This correspondence is being shared to make it clear to the marketplace the extent to which politics, not science-based facts, resulted in R501.3 being drafted and adopted into the International Code Council’s (ICC) 2012 International Residential Code (IRC). As can be read below in Orlowski’s words, he, along with Kuma Sumithapala, Ken Bland, Brad Douglas and Bob Glowinski of the American Wood Council (AWC), negotiated the language of R501.3 to slow down or prevent mandatory sprinklers from being included in the IRC. It also provided a competitive advantage to 2x10s.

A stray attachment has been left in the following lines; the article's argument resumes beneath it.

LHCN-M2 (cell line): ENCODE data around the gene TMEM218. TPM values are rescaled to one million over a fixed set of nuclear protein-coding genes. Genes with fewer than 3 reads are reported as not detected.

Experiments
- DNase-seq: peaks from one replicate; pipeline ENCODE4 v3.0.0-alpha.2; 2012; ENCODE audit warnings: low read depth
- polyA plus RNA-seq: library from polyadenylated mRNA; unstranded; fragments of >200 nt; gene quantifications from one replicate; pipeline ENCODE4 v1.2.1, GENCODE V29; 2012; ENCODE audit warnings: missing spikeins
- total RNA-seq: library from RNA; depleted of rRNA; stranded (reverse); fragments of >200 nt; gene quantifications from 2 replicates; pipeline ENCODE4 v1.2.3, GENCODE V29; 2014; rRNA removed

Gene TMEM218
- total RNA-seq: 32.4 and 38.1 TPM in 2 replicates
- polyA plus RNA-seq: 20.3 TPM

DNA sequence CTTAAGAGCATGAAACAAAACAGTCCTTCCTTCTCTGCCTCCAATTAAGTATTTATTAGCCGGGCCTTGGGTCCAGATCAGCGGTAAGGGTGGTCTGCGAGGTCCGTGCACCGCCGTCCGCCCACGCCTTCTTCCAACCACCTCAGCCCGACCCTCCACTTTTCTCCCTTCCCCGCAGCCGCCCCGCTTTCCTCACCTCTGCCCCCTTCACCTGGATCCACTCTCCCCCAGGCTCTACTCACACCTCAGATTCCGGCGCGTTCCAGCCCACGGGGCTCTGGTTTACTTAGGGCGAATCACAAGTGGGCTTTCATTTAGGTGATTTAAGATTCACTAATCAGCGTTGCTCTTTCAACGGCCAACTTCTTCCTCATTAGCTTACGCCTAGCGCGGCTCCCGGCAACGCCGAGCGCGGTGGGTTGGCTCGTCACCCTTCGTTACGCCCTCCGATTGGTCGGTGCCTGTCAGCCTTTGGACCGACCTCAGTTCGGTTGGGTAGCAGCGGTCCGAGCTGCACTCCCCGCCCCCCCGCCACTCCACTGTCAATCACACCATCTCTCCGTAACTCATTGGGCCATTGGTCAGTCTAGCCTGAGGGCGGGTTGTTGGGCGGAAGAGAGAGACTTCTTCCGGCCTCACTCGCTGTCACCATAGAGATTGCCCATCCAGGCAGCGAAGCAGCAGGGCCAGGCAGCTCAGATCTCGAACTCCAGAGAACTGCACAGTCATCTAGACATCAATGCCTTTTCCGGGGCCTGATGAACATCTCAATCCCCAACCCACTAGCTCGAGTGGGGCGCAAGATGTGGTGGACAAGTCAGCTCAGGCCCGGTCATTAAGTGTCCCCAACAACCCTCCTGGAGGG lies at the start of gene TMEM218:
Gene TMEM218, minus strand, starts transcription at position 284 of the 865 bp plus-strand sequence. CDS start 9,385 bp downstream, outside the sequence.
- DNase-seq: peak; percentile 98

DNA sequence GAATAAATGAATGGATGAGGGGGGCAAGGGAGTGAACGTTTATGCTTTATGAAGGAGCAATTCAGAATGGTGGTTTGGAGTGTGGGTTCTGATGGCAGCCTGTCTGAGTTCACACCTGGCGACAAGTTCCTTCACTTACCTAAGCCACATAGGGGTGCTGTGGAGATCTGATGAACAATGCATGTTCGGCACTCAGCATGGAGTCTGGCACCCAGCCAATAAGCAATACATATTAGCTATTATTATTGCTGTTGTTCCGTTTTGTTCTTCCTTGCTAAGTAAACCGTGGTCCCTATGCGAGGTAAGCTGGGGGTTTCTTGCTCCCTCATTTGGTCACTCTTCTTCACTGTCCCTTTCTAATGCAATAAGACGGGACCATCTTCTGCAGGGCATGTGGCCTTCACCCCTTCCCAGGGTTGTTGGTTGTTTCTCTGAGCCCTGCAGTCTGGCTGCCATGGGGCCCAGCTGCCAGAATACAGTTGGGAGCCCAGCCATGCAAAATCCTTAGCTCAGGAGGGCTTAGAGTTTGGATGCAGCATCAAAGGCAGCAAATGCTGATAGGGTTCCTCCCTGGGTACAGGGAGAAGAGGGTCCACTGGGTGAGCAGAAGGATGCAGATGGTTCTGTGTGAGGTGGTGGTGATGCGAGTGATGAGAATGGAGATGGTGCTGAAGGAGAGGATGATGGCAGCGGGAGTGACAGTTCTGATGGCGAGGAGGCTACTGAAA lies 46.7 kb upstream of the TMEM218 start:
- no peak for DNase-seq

In an attempt to work with the fire service, NAHB was a proponent of the following public comment that combines the basic elements of current construction practice and proven performance of materials already in use in many of today’s homes. Based on the vast amount research and study that the fire service has produced in relationship to wood trusses and engineered floor joist, the major concern is that there are some engineered wood products on the market that do not perform as well under fire conditions that conventional wood framing with nominal lumber provided. The major two concerns that the fire service points out is that these engineered products that do not have the same mass as nominal lumber, burns at a faster rate resulting in earlier structural failure, which significantly impacts the ability for first responders to perform search and rescue when they arrive on the scene. It also shortens the amount of time given to the occupant to escape in the event of a fire emergency. This proposal outlines when protection is required on the underside of the joist and provides for exceptions that either offset the risks to areas where the chance of fires originating are extremely low or will reduce the risk of injury to the fire service should structural collapse occur.